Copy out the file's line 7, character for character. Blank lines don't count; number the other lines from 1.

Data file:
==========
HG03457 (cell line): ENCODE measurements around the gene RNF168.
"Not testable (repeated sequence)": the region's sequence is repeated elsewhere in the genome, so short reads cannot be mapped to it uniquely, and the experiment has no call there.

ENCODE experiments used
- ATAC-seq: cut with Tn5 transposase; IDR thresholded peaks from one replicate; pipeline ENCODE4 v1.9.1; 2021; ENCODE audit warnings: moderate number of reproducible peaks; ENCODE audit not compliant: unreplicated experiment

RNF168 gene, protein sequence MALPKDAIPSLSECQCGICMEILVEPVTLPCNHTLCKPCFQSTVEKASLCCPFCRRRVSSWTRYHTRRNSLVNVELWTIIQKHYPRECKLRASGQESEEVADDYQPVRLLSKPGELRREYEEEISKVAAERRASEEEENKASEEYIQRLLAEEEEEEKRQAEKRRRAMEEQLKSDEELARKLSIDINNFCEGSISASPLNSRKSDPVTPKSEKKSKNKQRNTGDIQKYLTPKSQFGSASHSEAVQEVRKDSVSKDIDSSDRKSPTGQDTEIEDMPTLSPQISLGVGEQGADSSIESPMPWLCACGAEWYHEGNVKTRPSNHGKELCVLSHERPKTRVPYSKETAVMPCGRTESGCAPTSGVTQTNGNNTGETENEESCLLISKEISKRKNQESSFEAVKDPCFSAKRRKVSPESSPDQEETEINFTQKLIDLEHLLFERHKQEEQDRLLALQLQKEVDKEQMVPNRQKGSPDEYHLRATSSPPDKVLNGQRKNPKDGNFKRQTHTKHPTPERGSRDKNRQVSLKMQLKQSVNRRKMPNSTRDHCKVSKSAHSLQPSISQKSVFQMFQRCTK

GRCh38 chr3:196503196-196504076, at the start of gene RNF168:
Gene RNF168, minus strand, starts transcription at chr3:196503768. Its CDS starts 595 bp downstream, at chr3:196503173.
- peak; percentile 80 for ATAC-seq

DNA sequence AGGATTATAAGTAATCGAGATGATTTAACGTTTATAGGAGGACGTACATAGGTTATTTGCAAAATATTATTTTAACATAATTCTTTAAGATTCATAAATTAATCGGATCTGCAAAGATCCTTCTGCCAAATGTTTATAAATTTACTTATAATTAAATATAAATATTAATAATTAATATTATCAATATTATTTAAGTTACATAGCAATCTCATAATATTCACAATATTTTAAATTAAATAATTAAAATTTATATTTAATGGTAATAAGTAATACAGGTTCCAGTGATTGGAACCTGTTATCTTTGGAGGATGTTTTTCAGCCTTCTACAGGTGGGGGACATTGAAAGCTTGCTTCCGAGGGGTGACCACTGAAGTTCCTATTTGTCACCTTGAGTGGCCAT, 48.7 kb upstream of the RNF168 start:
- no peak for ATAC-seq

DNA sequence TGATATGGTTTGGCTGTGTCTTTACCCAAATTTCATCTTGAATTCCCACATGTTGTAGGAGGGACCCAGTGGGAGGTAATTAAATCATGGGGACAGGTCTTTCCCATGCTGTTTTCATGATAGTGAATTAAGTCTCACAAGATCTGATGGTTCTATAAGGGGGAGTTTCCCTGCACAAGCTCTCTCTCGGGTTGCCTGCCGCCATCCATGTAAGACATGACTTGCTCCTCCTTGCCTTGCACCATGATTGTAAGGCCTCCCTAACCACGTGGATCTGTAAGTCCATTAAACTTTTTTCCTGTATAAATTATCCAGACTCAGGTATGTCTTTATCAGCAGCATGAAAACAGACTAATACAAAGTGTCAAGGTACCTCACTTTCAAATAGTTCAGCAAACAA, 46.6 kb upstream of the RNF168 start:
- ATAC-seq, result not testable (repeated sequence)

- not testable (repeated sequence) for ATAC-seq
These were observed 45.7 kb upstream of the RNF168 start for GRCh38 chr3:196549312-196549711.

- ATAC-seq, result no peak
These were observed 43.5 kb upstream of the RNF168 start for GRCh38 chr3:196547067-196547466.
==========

Gene RNF168, minus strand, starts transcription at chr3:196503768. Its CDS starts 595 bp downstream, at chr3:196503173.